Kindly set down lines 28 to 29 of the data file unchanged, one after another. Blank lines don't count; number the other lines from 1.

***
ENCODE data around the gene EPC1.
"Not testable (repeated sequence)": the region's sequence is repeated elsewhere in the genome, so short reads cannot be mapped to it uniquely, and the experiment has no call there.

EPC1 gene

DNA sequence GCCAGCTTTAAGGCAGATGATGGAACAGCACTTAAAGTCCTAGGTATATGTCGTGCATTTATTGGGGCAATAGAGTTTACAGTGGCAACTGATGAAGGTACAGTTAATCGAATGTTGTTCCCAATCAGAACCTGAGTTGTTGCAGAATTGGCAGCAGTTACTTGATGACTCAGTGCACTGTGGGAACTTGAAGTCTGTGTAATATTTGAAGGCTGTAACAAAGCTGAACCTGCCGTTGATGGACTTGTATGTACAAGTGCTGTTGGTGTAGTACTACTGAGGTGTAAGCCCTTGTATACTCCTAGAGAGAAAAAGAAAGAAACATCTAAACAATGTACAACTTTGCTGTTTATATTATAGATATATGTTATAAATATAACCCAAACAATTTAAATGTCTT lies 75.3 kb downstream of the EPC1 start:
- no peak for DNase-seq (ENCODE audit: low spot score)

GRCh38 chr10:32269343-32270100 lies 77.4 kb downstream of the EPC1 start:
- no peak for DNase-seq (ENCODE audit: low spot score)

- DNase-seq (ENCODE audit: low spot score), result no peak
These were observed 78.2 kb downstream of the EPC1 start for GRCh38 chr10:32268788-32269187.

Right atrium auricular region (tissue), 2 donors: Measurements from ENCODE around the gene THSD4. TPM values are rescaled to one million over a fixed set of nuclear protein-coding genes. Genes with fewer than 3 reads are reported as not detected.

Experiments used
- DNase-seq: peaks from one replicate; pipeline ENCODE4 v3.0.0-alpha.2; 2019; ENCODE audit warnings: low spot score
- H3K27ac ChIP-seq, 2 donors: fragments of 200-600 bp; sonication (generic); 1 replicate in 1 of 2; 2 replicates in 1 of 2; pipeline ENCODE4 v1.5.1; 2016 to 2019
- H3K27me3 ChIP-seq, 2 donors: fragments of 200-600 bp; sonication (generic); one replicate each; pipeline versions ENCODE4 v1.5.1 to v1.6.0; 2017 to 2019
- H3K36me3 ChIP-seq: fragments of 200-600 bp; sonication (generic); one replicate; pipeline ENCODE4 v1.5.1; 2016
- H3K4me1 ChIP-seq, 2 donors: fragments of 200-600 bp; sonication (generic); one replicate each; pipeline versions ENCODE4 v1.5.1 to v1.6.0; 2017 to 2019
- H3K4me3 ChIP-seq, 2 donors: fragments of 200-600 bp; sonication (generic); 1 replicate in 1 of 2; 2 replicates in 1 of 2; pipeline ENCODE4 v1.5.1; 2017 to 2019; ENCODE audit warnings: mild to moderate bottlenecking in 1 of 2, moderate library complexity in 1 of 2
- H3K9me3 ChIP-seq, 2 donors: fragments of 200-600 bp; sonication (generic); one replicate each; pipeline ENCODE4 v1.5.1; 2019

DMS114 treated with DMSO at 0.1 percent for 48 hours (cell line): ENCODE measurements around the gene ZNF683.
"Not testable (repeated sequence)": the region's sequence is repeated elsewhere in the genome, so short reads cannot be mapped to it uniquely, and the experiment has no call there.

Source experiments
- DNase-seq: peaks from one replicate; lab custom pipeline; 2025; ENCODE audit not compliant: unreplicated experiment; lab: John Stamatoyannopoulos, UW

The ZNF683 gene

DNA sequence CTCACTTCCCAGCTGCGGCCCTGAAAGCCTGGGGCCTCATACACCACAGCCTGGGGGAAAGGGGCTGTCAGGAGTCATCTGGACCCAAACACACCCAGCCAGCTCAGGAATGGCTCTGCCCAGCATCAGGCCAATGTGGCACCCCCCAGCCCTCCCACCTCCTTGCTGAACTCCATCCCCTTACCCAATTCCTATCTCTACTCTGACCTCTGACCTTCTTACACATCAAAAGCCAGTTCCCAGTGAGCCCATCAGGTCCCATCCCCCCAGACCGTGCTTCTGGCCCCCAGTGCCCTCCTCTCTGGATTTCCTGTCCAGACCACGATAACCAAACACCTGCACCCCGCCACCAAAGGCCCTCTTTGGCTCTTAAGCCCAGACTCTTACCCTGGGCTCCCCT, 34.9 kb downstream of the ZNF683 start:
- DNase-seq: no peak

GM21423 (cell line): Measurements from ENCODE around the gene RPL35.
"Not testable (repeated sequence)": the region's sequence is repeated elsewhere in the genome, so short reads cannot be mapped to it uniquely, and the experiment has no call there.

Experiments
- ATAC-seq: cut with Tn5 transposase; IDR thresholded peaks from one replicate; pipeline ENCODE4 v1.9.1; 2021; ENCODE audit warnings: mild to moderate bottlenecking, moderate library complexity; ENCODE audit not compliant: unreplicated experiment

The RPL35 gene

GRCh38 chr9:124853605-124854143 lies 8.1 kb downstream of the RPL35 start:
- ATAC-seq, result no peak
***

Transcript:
Experiments
- ATAC-seq: cut with Tn5 transposase; IDR thresholded peaks from one replicate; pipeline ENCODE4 v1.9.1; 2021; ENCODE audit warnings: mild to moderate bottlenecking, moderate library complexity; ENCODE audit not compliant: unreplicated experiment